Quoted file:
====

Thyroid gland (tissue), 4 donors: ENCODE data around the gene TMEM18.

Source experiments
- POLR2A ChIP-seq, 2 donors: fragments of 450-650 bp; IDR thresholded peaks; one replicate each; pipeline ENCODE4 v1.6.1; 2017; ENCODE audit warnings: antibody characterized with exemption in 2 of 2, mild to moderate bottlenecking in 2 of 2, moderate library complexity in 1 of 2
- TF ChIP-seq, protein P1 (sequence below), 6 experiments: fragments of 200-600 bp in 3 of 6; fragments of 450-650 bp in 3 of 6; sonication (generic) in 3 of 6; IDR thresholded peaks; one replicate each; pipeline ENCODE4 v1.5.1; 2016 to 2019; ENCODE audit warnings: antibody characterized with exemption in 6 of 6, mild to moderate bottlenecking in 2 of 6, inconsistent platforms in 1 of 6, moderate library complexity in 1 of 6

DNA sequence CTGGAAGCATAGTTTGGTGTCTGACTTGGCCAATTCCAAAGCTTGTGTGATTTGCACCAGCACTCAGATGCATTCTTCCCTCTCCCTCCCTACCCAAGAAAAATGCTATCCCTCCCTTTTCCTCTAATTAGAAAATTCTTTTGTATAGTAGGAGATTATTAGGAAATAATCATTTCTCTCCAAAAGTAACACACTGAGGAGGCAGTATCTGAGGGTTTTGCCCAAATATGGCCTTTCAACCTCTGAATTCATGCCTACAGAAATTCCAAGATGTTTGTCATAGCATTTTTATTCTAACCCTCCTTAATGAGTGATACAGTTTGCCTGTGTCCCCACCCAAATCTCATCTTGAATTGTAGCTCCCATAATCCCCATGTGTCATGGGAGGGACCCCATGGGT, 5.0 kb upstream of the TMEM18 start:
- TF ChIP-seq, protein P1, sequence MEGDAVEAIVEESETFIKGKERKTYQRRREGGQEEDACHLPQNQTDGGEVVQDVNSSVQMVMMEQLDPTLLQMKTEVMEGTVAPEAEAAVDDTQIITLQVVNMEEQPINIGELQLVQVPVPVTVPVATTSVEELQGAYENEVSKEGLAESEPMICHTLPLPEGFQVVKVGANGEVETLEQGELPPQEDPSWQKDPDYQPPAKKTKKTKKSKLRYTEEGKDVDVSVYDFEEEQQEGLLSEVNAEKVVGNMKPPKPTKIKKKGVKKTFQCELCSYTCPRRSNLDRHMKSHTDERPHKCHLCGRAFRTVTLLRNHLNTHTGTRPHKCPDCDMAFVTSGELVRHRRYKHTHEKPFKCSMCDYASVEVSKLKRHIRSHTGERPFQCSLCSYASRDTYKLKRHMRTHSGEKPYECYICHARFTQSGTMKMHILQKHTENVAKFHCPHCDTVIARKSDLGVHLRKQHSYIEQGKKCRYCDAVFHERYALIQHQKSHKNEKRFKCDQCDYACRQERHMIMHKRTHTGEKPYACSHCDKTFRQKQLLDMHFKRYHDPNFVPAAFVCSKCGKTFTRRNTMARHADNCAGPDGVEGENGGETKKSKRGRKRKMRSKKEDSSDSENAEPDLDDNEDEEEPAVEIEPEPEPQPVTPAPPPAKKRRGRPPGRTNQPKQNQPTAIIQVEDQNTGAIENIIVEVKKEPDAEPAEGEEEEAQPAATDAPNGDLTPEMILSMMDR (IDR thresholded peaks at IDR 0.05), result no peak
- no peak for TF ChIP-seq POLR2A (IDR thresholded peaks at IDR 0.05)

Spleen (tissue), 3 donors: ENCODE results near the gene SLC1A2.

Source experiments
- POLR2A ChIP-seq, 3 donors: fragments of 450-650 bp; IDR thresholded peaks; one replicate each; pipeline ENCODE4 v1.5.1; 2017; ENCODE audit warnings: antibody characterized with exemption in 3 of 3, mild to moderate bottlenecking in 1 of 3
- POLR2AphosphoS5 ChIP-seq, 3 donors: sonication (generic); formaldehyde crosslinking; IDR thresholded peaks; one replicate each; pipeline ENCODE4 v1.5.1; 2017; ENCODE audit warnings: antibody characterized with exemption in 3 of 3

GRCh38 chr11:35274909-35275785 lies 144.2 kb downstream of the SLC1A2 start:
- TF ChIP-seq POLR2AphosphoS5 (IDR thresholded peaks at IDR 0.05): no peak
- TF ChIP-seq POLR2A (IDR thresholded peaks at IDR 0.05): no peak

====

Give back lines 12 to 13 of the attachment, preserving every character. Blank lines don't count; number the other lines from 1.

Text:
GRCh38 chr11:35274909-35275785 lies 144.2 kb downstream of the SLC1A2 start:
- TF ChIP-seq POLR2AphosphoS5 (IDR thresholded peaks at IDR 0.05): no peak